St. Thomas, U.S. Virgin Islands - Effective treatments forpigment problems caused by radiation treatments include a varietyof skin creams and light sources, experts tell Dermatology Times.
St. Thomas, U.S. Virgin Islands - Effective treatments for pigment problems caused by radiation treatments include a variety of skin creams and light sources, experts tell Dermatology Times.
She says that, at higher doses of radiation, about two weeks after treatment begins, patients first tend to develop red, dry, itchy skin somewhat like a suntan. This process peaks around two weeks later, when patients often develop hyperpigmentation, Dr. Williamson adds.
Michael H. Gold, M.D., says he doesn't see radiation-induced hypopigmentation as often as he used to because radiation devices have improved greatly over the years. To treat this problem, he says, "I would use either a targeted phototherapy device such as the ReLume (Lumenis) or an excimer laser (EX-308, Ra Medical Systems)." Dr. Gold is medical director at Gold Skin Care Center and at the Tennessee Clinical Research Center, Nashville.
He says excimer lasers work by stimulating what few melanocytes remain in the skin to grow new melanocytes. Such devices work well, he says, "but their biggest drawback is that sometimes it takes four treatments, sometimes 44. So one must be patient, and the patient must know that there's no guarantee of how fast or how well a device is going to work."
Different types of radiation work at different levels, Dr. Williamson says. Since photons (X-rays) penetrate more deeply than electrons, she says radiation oncologists usually choose photons when treating internal cancers such as those afflicting the pancreas. Conversely, she says, "We would most commonly use electrons for skin cancers."
Successfully treating radiation burns requires timely recognition of symptoms, Dr. Williamson says.
"When we see that patients are starting to get any discomfort at all, such as redness and itching, one of the typical treatments we would use is Aquaphor (Beiersdorf-Futuro)," she says.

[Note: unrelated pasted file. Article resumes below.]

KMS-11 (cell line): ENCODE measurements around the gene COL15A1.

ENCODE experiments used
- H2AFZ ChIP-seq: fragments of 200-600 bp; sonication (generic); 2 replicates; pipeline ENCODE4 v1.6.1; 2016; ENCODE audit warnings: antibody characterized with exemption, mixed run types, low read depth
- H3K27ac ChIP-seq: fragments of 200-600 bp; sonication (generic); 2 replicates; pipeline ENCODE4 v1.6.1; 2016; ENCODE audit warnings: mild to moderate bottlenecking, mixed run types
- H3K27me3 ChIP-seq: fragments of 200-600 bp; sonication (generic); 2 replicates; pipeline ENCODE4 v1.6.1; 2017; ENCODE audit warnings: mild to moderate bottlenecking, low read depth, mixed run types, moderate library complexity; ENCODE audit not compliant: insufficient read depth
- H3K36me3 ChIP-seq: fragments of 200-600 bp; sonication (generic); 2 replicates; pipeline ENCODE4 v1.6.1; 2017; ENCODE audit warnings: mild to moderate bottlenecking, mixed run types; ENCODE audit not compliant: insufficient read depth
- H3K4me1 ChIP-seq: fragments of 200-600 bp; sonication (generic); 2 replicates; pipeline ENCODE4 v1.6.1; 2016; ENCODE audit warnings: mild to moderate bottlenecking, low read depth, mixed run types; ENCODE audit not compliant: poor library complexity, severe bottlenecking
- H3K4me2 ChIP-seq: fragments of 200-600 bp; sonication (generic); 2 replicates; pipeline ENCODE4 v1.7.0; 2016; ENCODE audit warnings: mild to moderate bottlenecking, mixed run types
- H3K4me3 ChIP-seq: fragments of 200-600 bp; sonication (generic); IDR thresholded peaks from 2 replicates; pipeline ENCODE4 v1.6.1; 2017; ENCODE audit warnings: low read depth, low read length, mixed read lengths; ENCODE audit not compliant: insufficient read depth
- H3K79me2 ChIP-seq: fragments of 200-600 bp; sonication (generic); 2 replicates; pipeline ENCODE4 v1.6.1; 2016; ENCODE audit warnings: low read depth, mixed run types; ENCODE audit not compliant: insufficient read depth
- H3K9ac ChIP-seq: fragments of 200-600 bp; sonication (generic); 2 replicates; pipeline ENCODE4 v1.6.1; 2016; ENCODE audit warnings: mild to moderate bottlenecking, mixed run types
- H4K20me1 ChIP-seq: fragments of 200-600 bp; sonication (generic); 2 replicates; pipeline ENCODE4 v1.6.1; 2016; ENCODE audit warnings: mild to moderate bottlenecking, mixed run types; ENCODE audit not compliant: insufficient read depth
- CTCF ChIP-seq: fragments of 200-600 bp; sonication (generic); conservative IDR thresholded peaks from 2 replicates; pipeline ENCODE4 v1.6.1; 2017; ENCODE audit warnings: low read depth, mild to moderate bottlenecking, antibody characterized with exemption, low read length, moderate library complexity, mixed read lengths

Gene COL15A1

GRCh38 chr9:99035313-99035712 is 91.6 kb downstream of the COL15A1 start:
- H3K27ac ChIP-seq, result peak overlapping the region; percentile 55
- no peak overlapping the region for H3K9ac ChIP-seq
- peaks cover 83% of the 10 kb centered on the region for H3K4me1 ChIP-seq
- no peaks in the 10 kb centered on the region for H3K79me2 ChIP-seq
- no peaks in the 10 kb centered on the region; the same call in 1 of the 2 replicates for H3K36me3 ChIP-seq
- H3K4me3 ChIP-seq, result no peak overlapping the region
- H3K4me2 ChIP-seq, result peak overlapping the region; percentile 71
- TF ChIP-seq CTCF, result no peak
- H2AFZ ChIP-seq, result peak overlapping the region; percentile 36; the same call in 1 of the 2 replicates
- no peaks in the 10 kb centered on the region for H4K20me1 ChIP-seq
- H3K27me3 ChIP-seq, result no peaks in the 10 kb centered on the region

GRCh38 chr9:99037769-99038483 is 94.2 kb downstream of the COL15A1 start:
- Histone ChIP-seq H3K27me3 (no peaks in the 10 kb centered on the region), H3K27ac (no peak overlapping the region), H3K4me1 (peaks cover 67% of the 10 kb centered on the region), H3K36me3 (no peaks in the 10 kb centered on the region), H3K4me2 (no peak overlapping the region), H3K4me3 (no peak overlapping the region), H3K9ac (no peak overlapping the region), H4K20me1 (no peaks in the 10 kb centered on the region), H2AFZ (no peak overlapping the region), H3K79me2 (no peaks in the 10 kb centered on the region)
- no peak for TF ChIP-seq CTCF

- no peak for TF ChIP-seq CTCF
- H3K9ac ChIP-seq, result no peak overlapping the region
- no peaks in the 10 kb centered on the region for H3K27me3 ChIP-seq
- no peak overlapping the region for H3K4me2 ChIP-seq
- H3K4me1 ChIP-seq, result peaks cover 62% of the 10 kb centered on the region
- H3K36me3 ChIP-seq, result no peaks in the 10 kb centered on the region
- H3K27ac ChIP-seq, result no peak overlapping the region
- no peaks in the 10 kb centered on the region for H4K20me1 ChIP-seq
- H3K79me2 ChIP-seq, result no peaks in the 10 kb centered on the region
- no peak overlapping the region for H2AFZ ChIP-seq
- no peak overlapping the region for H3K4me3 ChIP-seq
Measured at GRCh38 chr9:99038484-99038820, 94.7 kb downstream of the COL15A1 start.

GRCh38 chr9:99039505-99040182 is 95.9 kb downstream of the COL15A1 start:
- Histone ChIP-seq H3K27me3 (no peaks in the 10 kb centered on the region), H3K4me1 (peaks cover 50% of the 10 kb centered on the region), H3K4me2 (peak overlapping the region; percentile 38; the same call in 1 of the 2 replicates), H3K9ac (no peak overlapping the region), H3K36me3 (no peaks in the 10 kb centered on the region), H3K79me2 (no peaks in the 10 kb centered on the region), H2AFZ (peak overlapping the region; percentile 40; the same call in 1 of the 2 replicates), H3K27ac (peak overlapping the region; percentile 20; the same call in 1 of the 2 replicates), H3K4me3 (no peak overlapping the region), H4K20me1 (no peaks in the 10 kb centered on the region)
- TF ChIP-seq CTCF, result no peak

For more intense symptoms, she says radiation oncologists employ preparations such as Biafine RE (Biapharm SAS/Johnson & Johnson), which can be used while radiation treatments are ongoing.
"It actually will heal the skin within about a week," Dr. Williamson says. As such, she adds, "It has revolutionized radiation oncology. We have many creams to give patients, but I find that this one helps them heal much faster."
Additional creams include RadiaCare (Carrington Laboratories) and Silvadene ointment (silver sulfadiazine, Hoechst Marion Roussel). She says radiation oncologists commonly use Silvadene on patients allergic to Biafine, and vice versa.
"But we don't like to use Silvadene during radiation treatment because it has metals in it," which can cause reactions such as blistering, Dr. Williamson says.
Other treatments include Vigilon (Bard/Seton Healthcare Group PLC), which Dr. Williamson describes as a water-based dressing on a hydrogel sheet that patients undergoing breast cancer treatments can place under the breast to help soothe skin reactions in this area. Conversely, she says products for helping wounds to dry, and, therefore, heal faster also are available.
As for chemotherapy, Dr. Williamson says certain agents used for this purpose, such as Adriamycin (doxorubicin, Pharmacia & Upjohn), can cause localized radiation recall even months after a patient has had radiation treatments. To treat this problem, she recommends using the same creams one would use for radiation burns.